October 12, 4:30pm. Airplane somewhere between Tokyo and Shanghai.

Looking out my window at the clouds below, I am trying to collect my thoughts for this entry. I am returning from my first business trip for PMI – four days in Tokyo. Before we moved to Asia, cities like Shanghai or Tokyo were mystical metropolises, their existence felt only through scenes in films and news reports about economic booms and crashes respectively. I would never have imagined that one day I would be presenting to an audience of Japanese businessmen accompanied by my Chinese boss and Japanese distribution partner. How would I be received? What if I would say something wrong? In order to sell, one has to understand how to tap the needs of the counterpart, but the Japanese are even more opaque than the Chinese – smiling, polite, and gracious regardless of age, gender, status, situation. On the way there, I asked my boss what I should do, and he responded that I best put on my “lamb face,” which then became our inside joke for the rest of the trip. Not too aggressive, outspoken or direct. In the art of being indirect (and I am really starting to believe this is an art form), I am still a novice. During a dinner invitation with our distributor, we were asked if we could eat horse meat. I reacted with a hasty “no!” and firm shake of my head. I saw my boss looking at me, and I immediately understood my reaction was too “Western.” I asked him if I should have declined more kindly, such as thank-you-but-I-do-not-eat-horse-meat-etc-etc. And he said better yet would have been, “I really enjoy eating fish and vegetables.” Lesson 2: instead of contradiction, add phrases like “probably (not), maybe (not), I am not so sure, I do not think so…” – I have experienced this done in China as well, so I believe I have reached decent proficiency (at least in interpreting).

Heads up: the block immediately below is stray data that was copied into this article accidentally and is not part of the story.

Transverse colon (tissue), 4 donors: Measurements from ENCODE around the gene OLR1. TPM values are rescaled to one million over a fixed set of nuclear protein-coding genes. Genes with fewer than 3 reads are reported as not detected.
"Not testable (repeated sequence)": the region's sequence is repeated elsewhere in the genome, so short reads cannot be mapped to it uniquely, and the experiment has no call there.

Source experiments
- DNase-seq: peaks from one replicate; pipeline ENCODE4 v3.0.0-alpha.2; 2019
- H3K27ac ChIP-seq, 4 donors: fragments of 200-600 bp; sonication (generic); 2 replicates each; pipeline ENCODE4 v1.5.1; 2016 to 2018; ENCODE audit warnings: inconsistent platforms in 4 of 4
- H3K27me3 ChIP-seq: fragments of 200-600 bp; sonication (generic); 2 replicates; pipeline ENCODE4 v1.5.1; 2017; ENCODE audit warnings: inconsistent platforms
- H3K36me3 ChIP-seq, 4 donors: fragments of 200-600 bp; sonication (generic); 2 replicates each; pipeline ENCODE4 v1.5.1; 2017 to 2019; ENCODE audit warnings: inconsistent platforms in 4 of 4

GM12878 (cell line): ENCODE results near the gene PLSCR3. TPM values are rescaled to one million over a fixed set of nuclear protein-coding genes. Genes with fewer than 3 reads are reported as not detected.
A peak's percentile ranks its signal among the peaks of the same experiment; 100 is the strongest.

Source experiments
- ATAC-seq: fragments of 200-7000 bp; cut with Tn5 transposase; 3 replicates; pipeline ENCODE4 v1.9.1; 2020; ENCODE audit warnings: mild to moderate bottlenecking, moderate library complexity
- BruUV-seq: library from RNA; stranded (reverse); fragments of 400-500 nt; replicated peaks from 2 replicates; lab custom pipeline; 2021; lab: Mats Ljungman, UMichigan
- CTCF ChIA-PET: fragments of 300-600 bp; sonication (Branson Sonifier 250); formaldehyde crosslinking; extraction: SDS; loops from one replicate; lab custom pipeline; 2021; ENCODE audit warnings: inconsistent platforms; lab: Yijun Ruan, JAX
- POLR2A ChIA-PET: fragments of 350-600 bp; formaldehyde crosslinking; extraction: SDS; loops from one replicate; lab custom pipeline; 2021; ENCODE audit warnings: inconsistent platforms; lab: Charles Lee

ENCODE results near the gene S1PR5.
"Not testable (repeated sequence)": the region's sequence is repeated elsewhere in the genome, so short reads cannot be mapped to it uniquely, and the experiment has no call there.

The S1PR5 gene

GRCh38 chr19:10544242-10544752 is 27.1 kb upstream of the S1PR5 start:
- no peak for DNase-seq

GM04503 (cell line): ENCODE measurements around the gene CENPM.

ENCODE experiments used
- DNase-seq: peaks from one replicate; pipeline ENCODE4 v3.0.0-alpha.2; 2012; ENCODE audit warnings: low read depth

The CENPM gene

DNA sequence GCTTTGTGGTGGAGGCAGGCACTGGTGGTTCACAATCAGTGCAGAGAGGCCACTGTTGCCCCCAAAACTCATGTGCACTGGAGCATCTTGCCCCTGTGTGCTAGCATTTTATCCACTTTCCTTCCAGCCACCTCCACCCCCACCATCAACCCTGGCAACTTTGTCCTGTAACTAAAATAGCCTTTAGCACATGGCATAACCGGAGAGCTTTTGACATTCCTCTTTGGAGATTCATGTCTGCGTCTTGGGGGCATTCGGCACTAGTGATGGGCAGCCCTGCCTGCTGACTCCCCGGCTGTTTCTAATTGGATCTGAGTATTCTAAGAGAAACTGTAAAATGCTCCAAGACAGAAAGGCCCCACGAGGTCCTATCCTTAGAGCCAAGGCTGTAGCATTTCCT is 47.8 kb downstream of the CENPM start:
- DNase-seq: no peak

Other impressions in stream of consciousness (due to lack of ability to write comprehensive story at current time): lights, high-tech everything, dark suits, women with make-up, brightly-colored tights, warm toilet seats, sparkling white garbage trucks, taxi drivers with suits and gloves, bowing with arms planted at sides, adding “san” at the end of a name to show respect, long procedure of exchanging business cards, most tender sushi, rice balls, oolong tea, subway maps that look like something out of “Matrix,” boots, sake, tempura, Japanese breakfast, offices with workers packed in like sardines, seating in an office (long rows of connecting desks per department with the supervisor at a separate desk at a 90 degree to the others), smoking everywhere, expensive stores and restaurants, insanely long and tedious negotiations, relationship-building, details, clean streets, brightly marked crosswalks, coffee chains at every corner, aesthetics, beautiful packaging for everything, old women with PDAs, kimonos, sense of tradition, island culture.Tokyo is a place I probably could keep coming back to and never get tired of. I am fascinated by the people and the culture. So much so that Patrick and I are planning on celebrating New Year’s seeing other parts of Japan with my cousin Ece, who is teaching English in a small village there.

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